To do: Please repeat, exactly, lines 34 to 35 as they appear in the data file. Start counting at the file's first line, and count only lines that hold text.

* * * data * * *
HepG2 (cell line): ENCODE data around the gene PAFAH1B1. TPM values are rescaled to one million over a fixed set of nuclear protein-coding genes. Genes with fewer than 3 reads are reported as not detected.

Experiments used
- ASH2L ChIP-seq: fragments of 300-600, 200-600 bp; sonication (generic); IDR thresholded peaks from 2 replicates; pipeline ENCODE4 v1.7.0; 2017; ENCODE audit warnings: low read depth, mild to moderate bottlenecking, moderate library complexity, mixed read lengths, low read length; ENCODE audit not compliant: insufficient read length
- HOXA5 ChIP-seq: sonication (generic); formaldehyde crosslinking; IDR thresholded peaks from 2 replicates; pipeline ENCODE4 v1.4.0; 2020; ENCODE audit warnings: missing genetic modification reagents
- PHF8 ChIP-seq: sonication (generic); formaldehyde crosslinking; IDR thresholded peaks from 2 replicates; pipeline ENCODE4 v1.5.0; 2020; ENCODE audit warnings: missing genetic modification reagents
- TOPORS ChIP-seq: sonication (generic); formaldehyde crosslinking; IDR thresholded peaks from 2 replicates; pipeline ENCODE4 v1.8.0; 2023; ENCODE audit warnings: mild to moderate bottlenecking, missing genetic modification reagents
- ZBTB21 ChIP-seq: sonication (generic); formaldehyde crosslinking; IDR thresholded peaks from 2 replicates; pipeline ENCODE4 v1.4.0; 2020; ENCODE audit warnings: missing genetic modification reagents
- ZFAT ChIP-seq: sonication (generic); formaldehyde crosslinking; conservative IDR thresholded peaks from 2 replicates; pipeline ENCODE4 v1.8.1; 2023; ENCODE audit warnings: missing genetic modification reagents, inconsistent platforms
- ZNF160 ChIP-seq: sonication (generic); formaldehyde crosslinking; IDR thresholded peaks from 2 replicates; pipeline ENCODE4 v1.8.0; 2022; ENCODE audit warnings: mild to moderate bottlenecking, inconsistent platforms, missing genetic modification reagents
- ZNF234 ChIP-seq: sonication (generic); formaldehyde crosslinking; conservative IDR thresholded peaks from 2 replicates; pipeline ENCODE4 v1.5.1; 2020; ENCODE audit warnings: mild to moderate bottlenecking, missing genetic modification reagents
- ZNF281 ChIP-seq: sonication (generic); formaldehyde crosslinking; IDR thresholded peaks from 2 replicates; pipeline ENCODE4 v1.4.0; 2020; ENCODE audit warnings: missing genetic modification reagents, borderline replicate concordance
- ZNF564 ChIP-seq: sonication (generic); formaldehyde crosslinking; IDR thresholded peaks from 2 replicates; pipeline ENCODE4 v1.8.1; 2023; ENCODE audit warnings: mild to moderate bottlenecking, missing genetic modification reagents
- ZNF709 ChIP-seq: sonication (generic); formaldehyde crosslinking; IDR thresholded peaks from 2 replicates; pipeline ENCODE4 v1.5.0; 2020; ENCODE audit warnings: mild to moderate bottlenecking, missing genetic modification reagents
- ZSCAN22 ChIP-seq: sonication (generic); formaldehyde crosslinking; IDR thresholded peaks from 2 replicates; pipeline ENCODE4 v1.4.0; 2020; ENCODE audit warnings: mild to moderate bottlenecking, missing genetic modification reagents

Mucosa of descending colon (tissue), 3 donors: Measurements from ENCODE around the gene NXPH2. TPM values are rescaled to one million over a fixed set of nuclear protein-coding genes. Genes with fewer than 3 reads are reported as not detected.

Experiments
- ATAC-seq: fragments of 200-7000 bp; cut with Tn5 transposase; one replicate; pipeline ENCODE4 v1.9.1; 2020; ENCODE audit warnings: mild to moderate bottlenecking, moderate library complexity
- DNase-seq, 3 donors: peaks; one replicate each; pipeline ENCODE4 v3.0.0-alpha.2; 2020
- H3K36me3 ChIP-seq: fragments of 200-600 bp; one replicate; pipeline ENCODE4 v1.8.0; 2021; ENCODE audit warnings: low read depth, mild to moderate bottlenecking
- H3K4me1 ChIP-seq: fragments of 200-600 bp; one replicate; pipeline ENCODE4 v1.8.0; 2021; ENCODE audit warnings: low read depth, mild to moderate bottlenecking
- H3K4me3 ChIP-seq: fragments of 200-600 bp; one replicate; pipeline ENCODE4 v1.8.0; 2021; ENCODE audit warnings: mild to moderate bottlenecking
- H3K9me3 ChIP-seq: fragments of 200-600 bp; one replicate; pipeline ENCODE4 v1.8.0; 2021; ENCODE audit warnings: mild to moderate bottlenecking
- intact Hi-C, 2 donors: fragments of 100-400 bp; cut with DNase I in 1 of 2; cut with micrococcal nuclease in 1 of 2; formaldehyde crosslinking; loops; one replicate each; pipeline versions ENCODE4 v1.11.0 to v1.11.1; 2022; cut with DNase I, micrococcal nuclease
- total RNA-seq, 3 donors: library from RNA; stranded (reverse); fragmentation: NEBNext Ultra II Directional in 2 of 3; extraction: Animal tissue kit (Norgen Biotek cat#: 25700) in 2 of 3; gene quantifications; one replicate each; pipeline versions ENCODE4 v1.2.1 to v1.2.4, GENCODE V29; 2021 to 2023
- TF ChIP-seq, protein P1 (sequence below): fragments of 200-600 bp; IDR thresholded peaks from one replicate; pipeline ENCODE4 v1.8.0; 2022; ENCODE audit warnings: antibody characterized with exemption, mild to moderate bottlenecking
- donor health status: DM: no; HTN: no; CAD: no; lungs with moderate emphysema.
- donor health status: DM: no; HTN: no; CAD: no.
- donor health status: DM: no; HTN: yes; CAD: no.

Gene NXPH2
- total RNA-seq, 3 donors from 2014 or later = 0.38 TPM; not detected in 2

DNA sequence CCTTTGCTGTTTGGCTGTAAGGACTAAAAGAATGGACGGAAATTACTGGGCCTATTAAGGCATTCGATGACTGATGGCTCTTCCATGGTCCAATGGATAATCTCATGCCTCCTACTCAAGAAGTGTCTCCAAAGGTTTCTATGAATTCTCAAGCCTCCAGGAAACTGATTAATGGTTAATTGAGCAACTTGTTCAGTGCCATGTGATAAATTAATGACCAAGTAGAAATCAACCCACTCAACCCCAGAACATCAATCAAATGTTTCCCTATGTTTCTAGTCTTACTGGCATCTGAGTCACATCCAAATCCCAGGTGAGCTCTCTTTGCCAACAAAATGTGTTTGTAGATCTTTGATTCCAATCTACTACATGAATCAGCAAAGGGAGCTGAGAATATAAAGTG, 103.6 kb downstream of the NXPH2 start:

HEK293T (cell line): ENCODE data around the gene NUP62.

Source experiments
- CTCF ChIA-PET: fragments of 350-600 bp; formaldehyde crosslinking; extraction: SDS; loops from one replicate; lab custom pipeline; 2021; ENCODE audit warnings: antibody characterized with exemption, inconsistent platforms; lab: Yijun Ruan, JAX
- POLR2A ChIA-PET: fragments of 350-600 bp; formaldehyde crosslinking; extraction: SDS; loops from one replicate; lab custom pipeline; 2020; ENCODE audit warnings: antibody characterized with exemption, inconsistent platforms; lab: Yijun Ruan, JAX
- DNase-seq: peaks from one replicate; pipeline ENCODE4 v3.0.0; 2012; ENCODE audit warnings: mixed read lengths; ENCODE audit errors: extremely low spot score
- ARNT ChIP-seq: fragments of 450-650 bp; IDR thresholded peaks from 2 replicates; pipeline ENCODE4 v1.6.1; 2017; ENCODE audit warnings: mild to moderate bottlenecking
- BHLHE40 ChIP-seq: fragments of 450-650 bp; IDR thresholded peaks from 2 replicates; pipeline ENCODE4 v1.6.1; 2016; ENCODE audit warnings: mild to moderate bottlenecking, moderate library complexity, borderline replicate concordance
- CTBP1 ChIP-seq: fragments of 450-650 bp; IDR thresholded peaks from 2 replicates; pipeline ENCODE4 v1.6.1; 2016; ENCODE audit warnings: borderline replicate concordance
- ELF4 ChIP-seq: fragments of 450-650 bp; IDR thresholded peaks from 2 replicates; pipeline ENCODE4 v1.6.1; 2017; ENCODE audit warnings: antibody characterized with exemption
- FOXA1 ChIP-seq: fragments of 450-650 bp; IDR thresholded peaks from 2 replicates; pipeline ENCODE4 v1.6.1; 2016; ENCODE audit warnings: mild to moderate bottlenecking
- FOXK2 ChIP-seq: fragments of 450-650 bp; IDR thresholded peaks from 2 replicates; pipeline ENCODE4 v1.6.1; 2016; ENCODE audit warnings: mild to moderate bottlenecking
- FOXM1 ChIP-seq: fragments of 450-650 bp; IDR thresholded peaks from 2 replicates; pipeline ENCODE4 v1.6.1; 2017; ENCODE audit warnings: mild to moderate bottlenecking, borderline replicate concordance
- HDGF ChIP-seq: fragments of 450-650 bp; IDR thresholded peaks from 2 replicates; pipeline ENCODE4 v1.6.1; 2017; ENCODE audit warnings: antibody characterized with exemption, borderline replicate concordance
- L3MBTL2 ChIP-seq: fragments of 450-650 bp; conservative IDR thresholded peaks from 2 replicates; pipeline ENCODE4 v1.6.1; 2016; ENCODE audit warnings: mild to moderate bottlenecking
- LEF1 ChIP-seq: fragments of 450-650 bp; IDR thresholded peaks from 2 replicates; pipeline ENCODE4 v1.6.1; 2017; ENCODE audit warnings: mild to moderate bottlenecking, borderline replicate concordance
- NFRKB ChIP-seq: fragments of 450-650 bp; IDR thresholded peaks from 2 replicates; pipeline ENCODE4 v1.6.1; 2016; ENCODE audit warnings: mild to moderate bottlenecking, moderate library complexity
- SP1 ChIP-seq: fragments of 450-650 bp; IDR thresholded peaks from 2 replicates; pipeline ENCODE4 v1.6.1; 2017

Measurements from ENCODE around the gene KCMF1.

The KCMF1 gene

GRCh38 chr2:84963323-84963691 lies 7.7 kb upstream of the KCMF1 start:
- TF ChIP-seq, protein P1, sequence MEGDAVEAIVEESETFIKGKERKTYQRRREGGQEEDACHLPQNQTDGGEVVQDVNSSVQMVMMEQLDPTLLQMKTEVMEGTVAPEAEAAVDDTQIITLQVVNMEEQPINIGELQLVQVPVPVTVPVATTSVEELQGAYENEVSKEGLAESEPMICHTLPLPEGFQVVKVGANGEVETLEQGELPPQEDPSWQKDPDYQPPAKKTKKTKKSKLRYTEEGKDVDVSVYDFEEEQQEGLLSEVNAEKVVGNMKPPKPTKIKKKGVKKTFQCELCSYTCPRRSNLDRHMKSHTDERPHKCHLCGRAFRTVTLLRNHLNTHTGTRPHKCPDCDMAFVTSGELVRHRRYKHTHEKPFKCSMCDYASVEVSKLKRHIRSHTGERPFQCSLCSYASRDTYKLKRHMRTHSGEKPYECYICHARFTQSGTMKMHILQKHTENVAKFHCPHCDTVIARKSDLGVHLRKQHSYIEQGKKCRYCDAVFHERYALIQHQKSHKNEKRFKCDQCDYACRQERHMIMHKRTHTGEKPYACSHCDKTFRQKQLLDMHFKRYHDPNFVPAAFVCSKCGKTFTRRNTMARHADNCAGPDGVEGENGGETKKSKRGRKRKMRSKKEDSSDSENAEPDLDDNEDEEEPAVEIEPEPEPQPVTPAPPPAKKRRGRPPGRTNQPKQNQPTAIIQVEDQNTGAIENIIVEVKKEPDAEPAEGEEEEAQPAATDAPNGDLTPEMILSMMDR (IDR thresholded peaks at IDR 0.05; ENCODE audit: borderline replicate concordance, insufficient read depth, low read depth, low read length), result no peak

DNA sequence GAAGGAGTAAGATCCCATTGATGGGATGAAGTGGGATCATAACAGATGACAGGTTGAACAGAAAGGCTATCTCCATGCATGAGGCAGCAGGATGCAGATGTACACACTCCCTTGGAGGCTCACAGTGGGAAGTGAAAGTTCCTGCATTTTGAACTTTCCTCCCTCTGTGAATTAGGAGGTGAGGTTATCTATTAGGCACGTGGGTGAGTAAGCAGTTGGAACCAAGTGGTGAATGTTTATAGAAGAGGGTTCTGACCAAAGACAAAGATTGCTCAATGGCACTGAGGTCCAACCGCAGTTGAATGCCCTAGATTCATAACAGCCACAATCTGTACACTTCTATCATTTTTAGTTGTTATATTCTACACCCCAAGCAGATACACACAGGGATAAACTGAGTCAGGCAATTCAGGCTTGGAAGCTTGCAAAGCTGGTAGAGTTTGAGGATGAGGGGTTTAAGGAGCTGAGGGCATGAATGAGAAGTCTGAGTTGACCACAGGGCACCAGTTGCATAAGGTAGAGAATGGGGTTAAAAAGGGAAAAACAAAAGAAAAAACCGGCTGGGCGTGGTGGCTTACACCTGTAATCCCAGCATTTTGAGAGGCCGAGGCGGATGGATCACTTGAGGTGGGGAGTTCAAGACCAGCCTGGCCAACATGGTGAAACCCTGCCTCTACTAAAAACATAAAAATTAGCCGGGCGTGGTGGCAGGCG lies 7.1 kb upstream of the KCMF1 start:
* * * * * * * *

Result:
- CTCF ChIA-PET: fragments of 350-600 bp; formaldehyde crosslinking; extraction: SDS; loops from one replicate; lab custom pipeline; 2021; ENCODE audit warnings: antibody characterized with exemption, inconsistent platforms; lab: Yijun Ruan, JAX
- POLR2A ChIA-PET: fragments of 350-600 bp; formaldehyde crosslinking; extraction: SDS; loops from one replicate; lab custom pipeline; 2020; ENCODE audit warnings: antibody characterized with exemption, inconsistent platforms; lab: Yijun Ruan, JAX